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Department of Computer Science and Technology



Course pages 2022–23

Advanced Graphics and Image Processing

Principal lecturer: Dr Rafal Mantiuk
Taken by: Part II CST
Code: AGIP
Term: Michaelmas
Hours: 12
Format: In-person lectures
Class limit: max. 50 students
Prerequisites: Further Graphics, Programming in C and C++
Moodle, timetable


Advanced Graphics covers topics related to processing, perception and display of images. The focus of the course is on the algorithms behind new emerging display technologies, such as virtual reality, augmented reality, and high dynamic range displays. It complements two computer graphics courses, Introduction to Graphics and Further Graphics, by introducing problems that became the part of graphics pipeline: tone-mapping, post-processing, displays and models of visual perception.


  • GP-GPU: scheduling and thread mapping, reductions.
  • Advanced image processing: edge-stopping filters, pyramids, optimization-based image processing.
  • Beyond 2D: stereo rendering and light fields.
  • Models of visual perception: visual system, brightness perception, detection and discrimination, contrast sensitivity function, contrast constancy, perceptually uniform spaces, depth perception.
  • High Dynamic Range and tone mapping: dynamic range, display model, methods of tone-mapping.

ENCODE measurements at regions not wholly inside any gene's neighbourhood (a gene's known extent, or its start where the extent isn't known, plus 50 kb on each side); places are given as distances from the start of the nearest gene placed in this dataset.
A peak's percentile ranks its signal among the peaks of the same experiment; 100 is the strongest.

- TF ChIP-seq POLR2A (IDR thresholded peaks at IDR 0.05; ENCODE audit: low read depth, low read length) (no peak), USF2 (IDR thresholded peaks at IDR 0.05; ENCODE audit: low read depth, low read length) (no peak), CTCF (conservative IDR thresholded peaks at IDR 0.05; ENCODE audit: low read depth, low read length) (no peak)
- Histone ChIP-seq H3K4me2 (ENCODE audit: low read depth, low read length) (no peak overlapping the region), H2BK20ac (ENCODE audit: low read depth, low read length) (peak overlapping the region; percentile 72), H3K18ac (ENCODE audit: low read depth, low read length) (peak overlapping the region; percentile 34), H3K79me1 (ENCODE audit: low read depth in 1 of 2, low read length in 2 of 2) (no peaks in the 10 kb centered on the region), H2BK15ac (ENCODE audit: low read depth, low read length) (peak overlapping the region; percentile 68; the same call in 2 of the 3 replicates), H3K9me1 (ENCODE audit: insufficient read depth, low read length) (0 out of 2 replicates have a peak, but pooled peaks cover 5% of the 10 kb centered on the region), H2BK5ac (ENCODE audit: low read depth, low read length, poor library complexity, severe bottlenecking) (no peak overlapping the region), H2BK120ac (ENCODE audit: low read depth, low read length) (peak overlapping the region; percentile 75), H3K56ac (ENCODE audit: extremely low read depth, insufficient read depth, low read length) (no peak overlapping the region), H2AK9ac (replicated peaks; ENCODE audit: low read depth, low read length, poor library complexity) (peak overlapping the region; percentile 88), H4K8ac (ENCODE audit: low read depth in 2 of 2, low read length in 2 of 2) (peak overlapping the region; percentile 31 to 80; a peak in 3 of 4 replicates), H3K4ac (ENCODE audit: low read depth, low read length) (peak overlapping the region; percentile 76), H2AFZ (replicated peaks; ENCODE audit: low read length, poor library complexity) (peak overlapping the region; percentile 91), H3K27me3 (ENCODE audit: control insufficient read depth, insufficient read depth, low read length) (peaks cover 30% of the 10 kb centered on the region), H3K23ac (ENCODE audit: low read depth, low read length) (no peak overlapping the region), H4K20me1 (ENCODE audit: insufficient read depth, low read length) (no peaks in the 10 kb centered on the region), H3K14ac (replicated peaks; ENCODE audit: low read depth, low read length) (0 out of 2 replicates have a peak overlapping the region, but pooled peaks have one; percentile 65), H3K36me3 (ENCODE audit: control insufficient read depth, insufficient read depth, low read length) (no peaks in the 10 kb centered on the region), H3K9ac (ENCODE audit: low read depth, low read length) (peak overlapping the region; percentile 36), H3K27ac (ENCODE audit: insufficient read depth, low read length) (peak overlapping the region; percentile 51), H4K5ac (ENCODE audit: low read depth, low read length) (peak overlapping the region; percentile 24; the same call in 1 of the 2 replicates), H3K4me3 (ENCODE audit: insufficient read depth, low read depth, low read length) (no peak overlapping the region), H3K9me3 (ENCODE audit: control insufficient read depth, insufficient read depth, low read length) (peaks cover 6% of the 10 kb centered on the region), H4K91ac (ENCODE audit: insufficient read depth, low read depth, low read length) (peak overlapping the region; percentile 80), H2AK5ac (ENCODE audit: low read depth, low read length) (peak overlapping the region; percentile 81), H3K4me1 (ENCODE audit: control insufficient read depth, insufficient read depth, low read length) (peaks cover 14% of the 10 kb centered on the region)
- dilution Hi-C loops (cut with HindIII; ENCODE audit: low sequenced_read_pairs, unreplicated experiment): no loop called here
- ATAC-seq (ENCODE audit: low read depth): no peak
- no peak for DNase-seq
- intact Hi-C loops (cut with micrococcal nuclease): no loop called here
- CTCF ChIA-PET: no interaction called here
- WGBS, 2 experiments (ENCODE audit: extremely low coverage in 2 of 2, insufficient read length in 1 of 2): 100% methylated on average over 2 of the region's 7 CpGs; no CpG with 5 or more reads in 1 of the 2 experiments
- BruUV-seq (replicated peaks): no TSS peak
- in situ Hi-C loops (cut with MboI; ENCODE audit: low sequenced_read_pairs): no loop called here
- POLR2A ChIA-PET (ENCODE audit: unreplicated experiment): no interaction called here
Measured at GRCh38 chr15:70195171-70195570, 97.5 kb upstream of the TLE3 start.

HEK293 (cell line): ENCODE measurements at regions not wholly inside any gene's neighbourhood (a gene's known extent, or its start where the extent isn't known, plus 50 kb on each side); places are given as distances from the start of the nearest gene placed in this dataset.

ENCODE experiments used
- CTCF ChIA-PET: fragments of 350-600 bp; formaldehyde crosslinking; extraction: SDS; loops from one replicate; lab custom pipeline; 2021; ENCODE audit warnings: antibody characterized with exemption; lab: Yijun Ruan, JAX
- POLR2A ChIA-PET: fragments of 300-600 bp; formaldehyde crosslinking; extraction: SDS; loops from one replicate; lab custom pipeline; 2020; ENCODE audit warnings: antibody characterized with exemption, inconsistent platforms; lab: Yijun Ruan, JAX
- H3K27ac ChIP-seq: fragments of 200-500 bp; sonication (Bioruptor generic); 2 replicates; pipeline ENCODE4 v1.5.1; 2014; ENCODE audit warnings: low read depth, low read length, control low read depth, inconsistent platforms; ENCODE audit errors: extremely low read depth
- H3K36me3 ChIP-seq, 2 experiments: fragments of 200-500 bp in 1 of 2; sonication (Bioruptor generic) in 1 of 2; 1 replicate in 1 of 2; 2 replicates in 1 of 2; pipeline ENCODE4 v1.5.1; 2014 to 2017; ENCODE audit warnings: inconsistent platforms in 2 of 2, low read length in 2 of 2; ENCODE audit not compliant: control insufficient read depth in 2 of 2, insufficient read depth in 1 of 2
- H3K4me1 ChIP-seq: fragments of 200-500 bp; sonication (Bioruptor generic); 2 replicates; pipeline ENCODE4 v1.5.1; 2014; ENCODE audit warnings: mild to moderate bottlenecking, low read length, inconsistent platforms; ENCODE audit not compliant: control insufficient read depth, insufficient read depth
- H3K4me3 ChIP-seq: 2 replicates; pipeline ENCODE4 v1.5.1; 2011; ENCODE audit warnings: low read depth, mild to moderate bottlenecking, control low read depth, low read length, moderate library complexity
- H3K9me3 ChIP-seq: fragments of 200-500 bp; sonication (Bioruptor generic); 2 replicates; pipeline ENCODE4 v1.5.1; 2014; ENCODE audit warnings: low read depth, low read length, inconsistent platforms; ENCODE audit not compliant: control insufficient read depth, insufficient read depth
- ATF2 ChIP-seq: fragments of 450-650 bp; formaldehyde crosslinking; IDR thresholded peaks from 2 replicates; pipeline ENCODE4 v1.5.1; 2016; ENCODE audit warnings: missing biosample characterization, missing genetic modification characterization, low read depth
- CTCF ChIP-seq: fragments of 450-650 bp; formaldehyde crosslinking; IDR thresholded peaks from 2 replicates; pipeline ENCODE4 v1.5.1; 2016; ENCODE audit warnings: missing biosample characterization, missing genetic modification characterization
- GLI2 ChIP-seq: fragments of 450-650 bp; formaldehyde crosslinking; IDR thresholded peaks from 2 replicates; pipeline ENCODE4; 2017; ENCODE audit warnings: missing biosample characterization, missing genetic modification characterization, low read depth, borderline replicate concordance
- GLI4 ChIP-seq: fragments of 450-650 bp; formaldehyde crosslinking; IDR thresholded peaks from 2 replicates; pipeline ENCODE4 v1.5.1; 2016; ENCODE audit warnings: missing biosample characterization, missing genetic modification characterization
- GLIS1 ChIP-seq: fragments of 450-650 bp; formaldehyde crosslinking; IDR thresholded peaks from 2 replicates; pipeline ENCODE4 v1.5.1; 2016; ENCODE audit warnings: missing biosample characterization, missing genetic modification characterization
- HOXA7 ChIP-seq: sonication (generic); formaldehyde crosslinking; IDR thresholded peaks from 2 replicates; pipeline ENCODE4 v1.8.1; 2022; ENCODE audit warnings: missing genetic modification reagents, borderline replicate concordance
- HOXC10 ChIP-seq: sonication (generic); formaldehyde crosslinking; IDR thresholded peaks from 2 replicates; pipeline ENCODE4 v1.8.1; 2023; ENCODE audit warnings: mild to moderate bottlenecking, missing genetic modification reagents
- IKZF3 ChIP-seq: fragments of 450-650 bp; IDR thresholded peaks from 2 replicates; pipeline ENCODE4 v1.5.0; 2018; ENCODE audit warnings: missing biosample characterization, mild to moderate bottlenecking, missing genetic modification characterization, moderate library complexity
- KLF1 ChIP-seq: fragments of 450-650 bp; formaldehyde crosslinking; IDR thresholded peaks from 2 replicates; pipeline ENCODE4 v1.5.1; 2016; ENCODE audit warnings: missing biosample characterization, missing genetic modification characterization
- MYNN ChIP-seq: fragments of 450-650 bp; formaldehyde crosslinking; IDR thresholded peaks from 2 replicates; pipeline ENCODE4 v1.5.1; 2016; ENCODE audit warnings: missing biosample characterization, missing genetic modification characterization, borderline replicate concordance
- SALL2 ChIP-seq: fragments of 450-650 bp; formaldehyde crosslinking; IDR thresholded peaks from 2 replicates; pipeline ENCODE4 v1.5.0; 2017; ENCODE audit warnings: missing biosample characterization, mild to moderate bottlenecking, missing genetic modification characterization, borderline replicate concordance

• Display technologies: 2D displays, 3D displays, temporal display characteristic, HDR displays.
  • Virtual and Augmented Reality: display technologies, VR rendering, orientation tracking, pose tracking, perceptual considerations, panoramic imaging.

Please note that the OpenCL lectures may be replaced with one that is more graphics-oriented. 


By the end of the course students should be able to:

  • implement real-time image processing methods on a GPU (OpenCL);
  • design and implement a tone-mapping algorithm;
  • describe the limitations of display technologies (dynamic range, brightness, visual comfort, VR simulation sickness) and how they can be addressed using computational methods (tone-mapping, HDR displays);
  • describe the limitations of the visual system and how those limitation can be exploited in computer graphics and image processing.

Assessment - Part II Students

  • Two practical exercises, worth 50% of the marks.
  • One test, worth 50% of the marks

Recommended reading

Hainich, R. and Bimber, O. (2016) Displays: Fundamentals and Applications. CRC Press (2nd ed.).
Boreskov, A. and Shikin, E. (2013) Computer Graphics: From Pixels to Programmable Graphics Hardware. CRC Press.
Reinhard, E., et. al. (2010) High Dynamic Range Imaging: Acquisition, Display, and Image-Based Lighting. Morgan Kaufmann (2nd ed.).